Canada Proposes Changes to Drug Pricing Regulations

From DCAT Value Chain Insights (VCI)

By Regulatory News posted 05-18-2017 15:10


For the first time in more than 20 years, Canada is proposing changes to its drug-pricing regulations, including a proposal to introduce new, economics-based price regulation factors.

In announcing the proposed regulations, Canadian officials stress two key market developments as it relates to drug pricing: (1) the emergence of higher-cost drugs, such as biologics and genetic therapies, which are putting increasing pressure on drug spending; and (2) a growing discrepancy between public list prices and lower actual market prices due to the increased use of confidential discounts and rebates.

The proposed amendments are intended to reverse these trends by moving to a modern, risk-based approach to drug-price regulation. These changes highlight five important improvements to the Canadian regulations: (1) introduce new, economics-based price regulation factors that would ensure prices reflect Canada’s willingness and ability-to-pay for drugs that provide demonstrably better health outcomes; (2) update the list of countries used for price comparison so that it is more aligned with the PMPRB’s consumer protection mandate and median OECD prices (OECD is the Organization for Economic Co-operation and Development, which represents 35 member countries that includ the most advanced countries but also emerging countries, such as Mexico, Chile and Turkey); (3) formalize a move to a complaints-based system of oversight for patented generics products that are at lower risk of excessive pricing for reducing regulatory burden for patentees; (4) set out the pricing information required of patentees to enable the PMPRB to operationalize the new pricing factors; and (5) require patentees to provide the PMPRB with third-party information related to rebates and discounts on domestic prices.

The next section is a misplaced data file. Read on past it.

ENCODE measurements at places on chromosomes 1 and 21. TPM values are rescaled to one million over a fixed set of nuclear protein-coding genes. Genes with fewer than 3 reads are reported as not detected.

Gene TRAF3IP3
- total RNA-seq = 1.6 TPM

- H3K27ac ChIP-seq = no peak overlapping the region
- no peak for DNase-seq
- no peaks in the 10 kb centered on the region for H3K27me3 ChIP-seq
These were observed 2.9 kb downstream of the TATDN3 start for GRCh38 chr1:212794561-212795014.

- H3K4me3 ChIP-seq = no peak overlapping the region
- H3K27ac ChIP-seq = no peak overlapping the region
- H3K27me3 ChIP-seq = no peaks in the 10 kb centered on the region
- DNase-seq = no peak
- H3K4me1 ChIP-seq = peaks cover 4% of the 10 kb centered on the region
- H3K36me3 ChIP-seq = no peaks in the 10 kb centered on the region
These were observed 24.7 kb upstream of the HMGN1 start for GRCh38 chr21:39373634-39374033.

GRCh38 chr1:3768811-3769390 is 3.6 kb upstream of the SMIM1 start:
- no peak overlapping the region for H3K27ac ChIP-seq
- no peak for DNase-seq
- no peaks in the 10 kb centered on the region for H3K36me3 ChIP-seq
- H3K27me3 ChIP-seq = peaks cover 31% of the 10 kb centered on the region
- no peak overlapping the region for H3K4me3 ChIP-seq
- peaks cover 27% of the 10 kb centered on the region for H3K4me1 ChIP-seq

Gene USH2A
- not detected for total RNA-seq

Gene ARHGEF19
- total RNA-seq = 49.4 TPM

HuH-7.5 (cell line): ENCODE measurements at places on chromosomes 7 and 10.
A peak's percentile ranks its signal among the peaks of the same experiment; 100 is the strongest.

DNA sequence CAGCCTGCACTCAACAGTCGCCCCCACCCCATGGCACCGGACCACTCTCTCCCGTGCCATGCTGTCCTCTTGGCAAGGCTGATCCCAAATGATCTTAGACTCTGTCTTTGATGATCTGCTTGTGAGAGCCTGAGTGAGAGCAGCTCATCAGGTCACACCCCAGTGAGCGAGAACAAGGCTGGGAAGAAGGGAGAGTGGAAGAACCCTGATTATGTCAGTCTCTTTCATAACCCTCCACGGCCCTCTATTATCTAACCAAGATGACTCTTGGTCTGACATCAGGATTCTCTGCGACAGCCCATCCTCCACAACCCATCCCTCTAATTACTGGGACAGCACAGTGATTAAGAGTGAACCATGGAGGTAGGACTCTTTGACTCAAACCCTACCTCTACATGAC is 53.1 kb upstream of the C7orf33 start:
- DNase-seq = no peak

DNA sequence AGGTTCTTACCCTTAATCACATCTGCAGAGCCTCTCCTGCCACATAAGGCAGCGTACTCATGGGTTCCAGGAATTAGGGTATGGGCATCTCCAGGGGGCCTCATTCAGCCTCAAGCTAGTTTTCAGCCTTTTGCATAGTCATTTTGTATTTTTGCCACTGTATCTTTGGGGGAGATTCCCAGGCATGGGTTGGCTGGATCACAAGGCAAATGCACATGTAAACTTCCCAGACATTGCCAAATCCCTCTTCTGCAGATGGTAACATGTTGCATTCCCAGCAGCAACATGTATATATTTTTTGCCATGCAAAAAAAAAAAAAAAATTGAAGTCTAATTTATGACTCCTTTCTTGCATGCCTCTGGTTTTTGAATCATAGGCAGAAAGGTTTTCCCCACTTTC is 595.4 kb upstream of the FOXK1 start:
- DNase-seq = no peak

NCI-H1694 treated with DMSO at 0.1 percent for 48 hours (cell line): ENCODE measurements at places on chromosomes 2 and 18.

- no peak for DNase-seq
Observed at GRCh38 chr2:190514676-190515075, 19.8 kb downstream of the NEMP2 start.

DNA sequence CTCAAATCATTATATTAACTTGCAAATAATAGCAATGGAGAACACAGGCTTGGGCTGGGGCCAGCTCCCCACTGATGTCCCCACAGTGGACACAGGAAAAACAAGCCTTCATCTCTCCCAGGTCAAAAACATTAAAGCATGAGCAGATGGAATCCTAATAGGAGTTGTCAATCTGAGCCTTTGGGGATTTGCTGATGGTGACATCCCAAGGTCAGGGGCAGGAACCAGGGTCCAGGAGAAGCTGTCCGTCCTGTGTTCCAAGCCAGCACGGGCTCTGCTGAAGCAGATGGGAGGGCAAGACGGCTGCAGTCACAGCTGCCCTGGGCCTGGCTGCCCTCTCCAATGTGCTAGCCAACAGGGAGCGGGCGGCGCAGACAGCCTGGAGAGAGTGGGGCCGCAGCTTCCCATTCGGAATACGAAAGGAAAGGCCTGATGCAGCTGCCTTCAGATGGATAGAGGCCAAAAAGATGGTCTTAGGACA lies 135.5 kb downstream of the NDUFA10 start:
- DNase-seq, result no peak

Public comments on the proposed amendments are open until June 28, 2017. 

Source: Government of Canada


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